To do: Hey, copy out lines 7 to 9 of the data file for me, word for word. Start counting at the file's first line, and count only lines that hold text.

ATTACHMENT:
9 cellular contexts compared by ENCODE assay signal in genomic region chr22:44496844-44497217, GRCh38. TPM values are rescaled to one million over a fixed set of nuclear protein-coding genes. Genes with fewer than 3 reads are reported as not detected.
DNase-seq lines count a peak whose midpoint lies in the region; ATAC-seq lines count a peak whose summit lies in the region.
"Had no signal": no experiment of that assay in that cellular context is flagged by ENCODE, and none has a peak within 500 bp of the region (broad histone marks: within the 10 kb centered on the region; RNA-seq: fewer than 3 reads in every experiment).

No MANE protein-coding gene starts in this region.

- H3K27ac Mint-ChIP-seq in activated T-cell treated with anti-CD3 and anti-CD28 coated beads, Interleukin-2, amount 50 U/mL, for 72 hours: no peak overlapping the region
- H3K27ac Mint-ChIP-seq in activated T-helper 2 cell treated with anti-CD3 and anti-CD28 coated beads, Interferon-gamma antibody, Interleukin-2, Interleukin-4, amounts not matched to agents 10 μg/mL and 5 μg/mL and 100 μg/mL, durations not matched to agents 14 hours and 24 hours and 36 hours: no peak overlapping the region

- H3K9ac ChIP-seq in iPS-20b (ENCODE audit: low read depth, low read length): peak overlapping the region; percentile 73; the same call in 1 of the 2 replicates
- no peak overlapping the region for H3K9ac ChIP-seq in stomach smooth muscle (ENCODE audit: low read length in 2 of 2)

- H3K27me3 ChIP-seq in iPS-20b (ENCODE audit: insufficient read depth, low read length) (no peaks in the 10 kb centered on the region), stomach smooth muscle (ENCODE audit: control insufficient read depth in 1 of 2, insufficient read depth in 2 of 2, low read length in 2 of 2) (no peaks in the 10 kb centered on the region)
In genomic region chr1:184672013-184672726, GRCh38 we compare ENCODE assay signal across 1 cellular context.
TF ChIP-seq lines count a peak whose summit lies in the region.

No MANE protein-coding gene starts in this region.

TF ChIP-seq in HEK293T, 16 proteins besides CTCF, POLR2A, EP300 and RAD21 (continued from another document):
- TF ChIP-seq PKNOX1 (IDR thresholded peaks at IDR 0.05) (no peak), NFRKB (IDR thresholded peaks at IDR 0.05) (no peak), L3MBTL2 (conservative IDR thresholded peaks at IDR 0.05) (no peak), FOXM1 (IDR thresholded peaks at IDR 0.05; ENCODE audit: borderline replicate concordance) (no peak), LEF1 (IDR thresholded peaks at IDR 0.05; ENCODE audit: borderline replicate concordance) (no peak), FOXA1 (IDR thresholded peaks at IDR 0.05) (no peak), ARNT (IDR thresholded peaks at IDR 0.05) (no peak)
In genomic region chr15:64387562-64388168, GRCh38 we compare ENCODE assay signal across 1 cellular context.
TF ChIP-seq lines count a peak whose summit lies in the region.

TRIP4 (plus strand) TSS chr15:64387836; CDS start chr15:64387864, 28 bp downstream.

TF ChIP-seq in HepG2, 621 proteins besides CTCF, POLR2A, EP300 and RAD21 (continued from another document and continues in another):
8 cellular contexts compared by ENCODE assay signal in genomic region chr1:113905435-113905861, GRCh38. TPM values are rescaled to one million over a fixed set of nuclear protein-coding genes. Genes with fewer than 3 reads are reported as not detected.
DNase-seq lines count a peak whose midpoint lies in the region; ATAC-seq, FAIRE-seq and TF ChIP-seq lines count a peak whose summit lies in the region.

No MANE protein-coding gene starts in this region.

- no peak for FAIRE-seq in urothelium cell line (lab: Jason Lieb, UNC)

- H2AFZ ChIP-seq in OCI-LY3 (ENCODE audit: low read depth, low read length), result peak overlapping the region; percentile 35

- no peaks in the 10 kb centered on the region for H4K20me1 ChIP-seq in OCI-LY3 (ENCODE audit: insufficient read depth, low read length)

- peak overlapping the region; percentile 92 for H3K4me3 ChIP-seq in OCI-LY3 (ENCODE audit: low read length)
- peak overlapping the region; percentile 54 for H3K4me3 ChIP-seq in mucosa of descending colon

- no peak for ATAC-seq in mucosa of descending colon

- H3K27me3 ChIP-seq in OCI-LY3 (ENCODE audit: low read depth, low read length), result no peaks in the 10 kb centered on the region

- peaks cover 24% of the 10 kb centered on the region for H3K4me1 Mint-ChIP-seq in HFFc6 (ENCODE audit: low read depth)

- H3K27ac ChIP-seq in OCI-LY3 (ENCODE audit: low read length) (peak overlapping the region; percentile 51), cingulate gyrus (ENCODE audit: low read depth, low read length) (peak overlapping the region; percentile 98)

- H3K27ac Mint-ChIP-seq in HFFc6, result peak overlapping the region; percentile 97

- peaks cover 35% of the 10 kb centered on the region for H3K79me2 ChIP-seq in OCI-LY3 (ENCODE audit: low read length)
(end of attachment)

- H3K9ac ChIP-seq in iPS-20b (ENCODE audit: low read depth, low read length): peak overlapping the region; percentile 73; the same call in 1 of the 2 replicates
- no peak overlapping the region for H3K9ac ChIP-seq in stomach smooth muscle (ENCODE audit: low read length in 2 of 2)

- H3K27me3 ChIP-seq in iPS-20b (ENCODE audit: insufficient read depth, low read length) (no peaks in the 10 kb centered on the region), stomach smooth muscle (ENCODE audit: control insufficient read depth in 1 of 2, insufficient read depth in 2 of 2, low read length in 2 of 2) (no peaks in the 10 kb centered on the region)